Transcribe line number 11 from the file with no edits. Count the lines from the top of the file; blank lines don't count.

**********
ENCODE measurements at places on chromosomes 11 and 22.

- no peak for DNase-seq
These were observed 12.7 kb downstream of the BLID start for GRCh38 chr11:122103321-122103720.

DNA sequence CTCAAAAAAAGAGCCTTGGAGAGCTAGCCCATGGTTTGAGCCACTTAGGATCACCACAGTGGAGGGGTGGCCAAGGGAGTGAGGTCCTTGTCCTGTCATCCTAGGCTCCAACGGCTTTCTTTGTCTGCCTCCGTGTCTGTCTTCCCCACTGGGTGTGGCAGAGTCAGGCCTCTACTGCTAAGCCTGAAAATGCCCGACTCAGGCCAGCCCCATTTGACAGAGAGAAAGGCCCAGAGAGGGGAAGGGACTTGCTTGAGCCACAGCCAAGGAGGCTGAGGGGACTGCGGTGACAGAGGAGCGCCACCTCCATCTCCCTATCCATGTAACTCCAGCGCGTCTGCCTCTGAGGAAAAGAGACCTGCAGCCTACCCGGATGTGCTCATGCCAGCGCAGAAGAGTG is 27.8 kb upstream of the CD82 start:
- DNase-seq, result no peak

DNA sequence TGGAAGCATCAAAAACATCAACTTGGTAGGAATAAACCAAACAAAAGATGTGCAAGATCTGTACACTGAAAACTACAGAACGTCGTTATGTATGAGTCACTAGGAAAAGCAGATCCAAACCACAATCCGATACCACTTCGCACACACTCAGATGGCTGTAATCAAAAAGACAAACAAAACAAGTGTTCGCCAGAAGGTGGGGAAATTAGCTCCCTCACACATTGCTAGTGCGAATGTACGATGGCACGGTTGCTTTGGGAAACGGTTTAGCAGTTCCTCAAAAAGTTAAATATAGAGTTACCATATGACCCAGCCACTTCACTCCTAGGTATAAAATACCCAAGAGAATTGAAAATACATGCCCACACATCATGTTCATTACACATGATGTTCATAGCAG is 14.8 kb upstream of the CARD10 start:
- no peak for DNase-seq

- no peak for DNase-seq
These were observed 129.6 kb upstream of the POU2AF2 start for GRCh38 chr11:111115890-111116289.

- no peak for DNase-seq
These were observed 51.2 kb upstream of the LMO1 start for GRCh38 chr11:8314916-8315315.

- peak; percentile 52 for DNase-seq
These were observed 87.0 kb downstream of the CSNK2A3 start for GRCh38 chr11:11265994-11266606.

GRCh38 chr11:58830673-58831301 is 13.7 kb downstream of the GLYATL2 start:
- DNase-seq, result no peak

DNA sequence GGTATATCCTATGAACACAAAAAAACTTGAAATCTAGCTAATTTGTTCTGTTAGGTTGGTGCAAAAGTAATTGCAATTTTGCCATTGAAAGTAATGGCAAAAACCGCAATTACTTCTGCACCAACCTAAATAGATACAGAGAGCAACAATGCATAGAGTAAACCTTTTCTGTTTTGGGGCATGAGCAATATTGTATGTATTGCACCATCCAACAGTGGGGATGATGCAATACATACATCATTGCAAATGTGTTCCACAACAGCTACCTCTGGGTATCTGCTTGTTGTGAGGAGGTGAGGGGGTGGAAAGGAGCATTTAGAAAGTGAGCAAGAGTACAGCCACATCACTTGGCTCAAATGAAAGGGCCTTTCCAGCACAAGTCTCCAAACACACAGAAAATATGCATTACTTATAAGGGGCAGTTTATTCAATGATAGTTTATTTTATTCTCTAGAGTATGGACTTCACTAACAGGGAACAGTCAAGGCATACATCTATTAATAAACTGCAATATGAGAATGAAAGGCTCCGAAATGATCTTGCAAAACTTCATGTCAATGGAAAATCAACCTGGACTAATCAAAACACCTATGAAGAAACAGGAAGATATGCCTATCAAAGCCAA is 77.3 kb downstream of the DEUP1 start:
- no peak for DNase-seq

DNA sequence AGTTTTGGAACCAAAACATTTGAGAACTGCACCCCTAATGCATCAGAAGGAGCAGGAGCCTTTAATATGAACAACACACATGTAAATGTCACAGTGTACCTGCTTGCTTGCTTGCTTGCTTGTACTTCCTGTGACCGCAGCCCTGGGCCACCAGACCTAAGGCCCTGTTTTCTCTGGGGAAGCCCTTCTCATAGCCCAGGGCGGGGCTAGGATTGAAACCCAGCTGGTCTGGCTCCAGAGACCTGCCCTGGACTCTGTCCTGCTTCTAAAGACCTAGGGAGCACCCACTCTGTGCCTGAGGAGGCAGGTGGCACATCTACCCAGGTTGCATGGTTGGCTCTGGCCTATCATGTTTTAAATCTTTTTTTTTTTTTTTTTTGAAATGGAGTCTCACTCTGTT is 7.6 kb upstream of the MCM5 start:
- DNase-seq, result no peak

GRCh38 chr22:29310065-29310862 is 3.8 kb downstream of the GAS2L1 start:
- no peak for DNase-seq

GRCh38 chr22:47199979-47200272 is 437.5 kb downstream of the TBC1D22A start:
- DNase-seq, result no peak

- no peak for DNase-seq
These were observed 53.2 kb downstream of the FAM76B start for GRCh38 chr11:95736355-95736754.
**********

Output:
These were observed 51.2 kb upstream of the LMO1 start for GRCh38 chr11:8314916-8315315.